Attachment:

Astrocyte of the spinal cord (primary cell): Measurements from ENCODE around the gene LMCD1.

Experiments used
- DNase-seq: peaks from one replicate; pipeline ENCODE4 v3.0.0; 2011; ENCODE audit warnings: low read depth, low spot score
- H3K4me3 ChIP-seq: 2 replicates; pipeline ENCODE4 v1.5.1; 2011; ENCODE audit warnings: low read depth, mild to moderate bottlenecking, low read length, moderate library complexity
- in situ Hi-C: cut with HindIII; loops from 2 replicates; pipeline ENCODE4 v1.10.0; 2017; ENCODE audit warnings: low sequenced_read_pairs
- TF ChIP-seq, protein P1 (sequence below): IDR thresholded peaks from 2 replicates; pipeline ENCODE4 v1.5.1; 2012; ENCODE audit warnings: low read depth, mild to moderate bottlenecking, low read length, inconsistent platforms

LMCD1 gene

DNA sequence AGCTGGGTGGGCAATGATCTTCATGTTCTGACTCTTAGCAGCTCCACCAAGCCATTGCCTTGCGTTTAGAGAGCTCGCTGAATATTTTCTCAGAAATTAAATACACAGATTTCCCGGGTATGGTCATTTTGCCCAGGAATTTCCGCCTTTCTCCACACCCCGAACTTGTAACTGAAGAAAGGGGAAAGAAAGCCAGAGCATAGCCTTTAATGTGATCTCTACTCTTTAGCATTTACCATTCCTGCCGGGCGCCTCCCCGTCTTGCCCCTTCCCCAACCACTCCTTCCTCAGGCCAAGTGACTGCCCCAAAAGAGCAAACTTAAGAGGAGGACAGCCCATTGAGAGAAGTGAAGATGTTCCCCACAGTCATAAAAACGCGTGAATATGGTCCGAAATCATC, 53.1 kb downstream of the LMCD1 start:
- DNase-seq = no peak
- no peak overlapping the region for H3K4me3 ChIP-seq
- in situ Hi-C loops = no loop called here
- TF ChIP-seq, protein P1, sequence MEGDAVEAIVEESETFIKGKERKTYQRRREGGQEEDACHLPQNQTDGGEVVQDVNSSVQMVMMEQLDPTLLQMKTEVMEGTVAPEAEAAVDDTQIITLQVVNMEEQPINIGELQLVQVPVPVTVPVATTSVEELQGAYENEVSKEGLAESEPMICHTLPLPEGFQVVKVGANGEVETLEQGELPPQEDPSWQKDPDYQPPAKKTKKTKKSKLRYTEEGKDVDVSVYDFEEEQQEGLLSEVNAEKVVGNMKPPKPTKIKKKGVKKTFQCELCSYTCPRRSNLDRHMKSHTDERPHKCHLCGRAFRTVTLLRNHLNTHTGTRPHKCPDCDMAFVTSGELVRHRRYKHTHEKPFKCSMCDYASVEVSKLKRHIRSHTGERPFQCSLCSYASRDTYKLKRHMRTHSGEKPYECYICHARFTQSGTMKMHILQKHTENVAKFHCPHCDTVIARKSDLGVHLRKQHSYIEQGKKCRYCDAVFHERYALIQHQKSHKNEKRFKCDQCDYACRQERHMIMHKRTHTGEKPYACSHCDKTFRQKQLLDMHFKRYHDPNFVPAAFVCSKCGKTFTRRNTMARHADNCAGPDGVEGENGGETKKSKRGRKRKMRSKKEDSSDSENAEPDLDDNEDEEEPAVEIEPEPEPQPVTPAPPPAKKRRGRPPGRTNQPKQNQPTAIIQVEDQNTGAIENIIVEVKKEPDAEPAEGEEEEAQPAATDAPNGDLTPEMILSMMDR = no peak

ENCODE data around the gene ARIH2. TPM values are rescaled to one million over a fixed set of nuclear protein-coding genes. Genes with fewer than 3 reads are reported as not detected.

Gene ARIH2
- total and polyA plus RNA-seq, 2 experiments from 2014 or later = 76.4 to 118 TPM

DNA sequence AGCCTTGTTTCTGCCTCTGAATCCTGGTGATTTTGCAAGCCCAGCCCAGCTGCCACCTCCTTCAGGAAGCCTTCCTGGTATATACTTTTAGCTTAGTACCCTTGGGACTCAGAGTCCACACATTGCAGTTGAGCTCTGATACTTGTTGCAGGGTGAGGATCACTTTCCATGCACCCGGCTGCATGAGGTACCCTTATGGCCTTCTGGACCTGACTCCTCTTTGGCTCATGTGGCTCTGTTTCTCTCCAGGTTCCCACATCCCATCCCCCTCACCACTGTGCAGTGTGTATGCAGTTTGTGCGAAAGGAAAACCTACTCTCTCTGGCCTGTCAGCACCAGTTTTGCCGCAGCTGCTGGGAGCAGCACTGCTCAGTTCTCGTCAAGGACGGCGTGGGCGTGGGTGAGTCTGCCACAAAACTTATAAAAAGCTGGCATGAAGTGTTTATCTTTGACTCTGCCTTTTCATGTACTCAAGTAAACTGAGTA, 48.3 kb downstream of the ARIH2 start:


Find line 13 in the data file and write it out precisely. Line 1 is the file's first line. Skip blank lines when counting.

ENCODE data around the gene ARIH2. TPM values are rescaled to one million over a fixed set of nuclear protein-coding genes. Genes with fewer than 3 reads are reported as not detected.